How do you prepare to write a series? For me, there are six steps.
Step 1: Choose the Location
Realtors say, “location, location, location” and I agree. In fact, I consider the location to be the single most critical element in a book. Why? Although people’s motivations and problems are universal, where they live impacts them in many ways. Life on a farm is different from life in a small town, while someone who lives in a small town has different experiences from someone in a large city.
It’s not simply a question of farm vs. small town vs. big city. What’s equally important is where that farm, town, or city is located. A farm in the deep South will have different challenges from one on the Great Plains. Similarly, a town in the Texas Hill Country (which is where I’ve set many of my books) will be different from one in the Northeast.
Choose your location carefully. It should be one that appeals to you and one you know well. If you’re going to make the setting come alive for readers, you need to know what plants grow there, what birds roost in which trees, and what the air feels like.
Once you’ve decided where your story will take place, I highly recommend a map. If you’re using a real location, it’s easy enough to get a map of the town and/or the whole area. If you’ve created a fictional town, as I typically do, name the streets, highlight key landmarks, and decide who lives where. That’s what I did for Cimarron Creek.
Step 2: Choose the Specific Year
Like location, this is critical, since what’s happening in the world at that time will impact the storyline. My Cimarron Creek series takes place fifteen years after Appomattox, but even though it’s been more than a decade, the wounds inflicted by the War Between the States have yet to heal.
Step 3: Identify Your Main Characters and their Relationships
The next step is to determine who your protagonists and key secondary characters will be. If you’re a pantser rather than a plotter, you might be tempted to work on only one book at a time. The disadvantage to this approach is that it’s more difficult to integrate characters from one story into the next if you haven’t planned it in advance. And since one reason readers enjoy series is the continuing characters, it’s important to know how everyone fits into the picture.
When I started the Cimarron Creek trilogy, I knew that the town’s two founding families would be key players and that their familial relationships would be important. That’s why I created a formal family tree. While this may or may not be needed for your books, if you have multiple generations of a single family involved, you may want to do something similar.
At this point, I also determine which characters will be newcomers. If you’ve read my books, you’ll notice that in almost every one either the hero or the heroine is new to the town. Why? Not only does “new blood” make a story more interesting, but having a stranger (or in the case of A Tender Hope three strangers) come to town changes the dynamics.
Step 4: Decide Whether or Not to Have an Overarching Plot Line
If you’re a fan of TV’s “Castle” or “Longmire,” you know how effective an overarching plot line can be. While viewers had the satisfaction of seeing a mystery resolved in each episode, they kept tuning in to learn who killed Kate’s mother and Longmire’s wife. I decided to try a similar approach with the Cimarron Creek books, having the central mystery be what happened to Aunt Bertha’s daughter. The storyline is introduced in A Stolen Heart, takes some unexpected turns in A Borrowed Dream, and isn’t fully resolved until A Tender Hope.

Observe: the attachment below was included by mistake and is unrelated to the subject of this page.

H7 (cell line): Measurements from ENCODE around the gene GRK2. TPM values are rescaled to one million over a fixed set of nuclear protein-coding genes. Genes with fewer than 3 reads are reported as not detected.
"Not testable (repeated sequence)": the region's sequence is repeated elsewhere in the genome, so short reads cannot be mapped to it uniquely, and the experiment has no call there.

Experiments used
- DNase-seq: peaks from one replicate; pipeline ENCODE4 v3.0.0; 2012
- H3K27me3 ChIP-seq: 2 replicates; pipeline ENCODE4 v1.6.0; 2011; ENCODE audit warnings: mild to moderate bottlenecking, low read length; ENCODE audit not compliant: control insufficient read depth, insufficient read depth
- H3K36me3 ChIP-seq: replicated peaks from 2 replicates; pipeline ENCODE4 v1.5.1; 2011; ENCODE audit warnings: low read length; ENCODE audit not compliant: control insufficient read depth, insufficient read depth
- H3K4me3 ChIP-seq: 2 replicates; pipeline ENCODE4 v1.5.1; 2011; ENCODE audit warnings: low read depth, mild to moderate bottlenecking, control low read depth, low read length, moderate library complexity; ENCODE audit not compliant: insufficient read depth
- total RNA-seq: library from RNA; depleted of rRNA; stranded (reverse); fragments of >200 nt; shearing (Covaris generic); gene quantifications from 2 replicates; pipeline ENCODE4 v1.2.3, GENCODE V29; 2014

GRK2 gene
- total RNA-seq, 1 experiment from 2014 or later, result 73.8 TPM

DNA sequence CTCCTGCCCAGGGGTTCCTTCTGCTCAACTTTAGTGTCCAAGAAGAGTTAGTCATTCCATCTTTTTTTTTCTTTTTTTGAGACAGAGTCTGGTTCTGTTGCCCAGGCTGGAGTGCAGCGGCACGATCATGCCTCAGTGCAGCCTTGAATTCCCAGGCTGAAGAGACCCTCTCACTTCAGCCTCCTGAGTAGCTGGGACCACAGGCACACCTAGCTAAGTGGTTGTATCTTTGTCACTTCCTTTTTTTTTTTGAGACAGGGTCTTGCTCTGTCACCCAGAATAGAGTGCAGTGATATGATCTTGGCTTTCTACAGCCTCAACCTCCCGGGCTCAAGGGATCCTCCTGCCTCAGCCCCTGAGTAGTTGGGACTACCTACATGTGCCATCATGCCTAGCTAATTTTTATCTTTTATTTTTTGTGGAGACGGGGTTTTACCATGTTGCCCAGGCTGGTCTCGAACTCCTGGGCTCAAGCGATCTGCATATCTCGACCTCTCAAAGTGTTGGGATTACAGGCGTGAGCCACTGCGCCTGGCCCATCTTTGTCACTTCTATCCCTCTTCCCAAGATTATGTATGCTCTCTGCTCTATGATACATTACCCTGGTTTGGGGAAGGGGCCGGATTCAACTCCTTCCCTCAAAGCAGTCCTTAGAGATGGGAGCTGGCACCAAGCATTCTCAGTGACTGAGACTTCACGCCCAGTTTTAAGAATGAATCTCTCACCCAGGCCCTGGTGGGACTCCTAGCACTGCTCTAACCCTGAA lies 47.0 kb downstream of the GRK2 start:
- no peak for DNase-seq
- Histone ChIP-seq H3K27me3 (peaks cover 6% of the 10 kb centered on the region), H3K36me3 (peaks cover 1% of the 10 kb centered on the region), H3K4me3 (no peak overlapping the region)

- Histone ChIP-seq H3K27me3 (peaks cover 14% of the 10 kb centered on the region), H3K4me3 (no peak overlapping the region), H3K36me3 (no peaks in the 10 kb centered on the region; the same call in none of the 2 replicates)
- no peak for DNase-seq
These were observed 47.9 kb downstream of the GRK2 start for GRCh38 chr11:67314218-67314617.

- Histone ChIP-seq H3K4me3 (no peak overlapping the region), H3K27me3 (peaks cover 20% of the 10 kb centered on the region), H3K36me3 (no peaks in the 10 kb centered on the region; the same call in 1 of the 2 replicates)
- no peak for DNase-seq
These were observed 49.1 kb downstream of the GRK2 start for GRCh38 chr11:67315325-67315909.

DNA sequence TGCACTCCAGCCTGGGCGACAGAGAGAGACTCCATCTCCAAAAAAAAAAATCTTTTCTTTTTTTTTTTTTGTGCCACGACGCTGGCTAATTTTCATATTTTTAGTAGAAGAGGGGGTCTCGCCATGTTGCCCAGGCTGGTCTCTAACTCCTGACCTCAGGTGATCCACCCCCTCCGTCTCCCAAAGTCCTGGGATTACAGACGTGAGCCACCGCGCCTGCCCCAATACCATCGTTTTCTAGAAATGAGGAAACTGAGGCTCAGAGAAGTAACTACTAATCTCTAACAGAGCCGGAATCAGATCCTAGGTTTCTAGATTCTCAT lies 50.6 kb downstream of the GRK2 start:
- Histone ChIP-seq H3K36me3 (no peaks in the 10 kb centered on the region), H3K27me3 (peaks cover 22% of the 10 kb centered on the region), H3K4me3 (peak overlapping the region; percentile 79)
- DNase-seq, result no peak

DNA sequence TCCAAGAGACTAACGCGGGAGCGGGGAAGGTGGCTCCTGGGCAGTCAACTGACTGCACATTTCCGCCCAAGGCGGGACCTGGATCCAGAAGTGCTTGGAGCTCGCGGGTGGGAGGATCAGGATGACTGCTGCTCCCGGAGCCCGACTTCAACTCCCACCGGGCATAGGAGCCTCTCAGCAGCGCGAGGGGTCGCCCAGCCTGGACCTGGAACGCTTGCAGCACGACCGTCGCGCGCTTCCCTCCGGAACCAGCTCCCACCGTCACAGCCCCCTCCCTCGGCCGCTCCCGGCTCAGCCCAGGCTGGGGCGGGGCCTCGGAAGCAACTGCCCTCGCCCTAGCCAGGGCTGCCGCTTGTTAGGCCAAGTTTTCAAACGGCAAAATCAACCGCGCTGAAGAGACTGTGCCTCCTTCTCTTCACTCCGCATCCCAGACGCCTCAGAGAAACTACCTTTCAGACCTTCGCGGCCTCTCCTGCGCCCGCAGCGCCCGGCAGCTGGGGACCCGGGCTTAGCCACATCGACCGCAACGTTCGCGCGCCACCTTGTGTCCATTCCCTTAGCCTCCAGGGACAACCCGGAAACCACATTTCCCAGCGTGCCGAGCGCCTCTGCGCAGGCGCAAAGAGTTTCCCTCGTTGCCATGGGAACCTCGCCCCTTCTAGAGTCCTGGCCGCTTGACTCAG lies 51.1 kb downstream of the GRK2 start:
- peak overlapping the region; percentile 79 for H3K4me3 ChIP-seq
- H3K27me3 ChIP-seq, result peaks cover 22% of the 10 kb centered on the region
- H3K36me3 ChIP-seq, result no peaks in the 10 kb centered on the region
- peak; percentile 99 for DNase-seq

If you decide to take this approach, I caution you. On the surface, it seems easy enough to do, but the reality is that it’s more complex than you might expect, particularly if you’re like me and want to ensure that your books can be read as standalones.
Step 5: Identify the Internal and External Conflicts of Each Book
We all know that a successful book includes both internal and external conflicts for each of the key protagonists. When writing a series, it’s essential to ensure that those conflicts are different for each book. If not, readers will start yawning, saying “same old, same old,” and will be less likely to buy the next book.
Step 6: Leave the Door Open for More Stories
While it’s important to resolve all key plot points by the end of the series or risk readers being disappointed, it never hurts to introduce secondary characters who are interesting enough that readers will want to know what happens to them. Even if you have no plans for a follow-on series, you never can tell when those characters will demand their own story. That’s what happened with Thea. I introduced her in Paper Roses ten years ago, and she captivated readers so much that now she’s the heroine of her own story.
I hope my six steps make sense to you and that they help you plan your own series. Speaking as both a reader and a writer, series are fun!
Ranger Jackson Guthrie isn’t concerned only with the baby’s welfare. He’s been looking for Thea, convinced that her late husband was part of the gang that killed his brother. But it soon becomes clear that the situation is far more complicated than he anticipated—and he’ll need Thea’s help if he’s ever to find the justice he seeks.
Amanda Cabot’s dream of selling a book before her thirtieth birthday came true, and she’s now the author of more than thirty-five novels as well as eight novellas, four non-fiction books, and what she describes as enough technical articles to cure insomnia in a medium-sized city. Her inspirational romances have appeared on the CBA and ECPA bestseller lists, have garnered a starred review from Publishers Weekly, and have been nominated for the ACFW Carol, the HOLT Medallion, and the Booksellers Best awards. A popular workshop presenter, Amanda takes pleasure in helping other writers achieve their dreams of publication.
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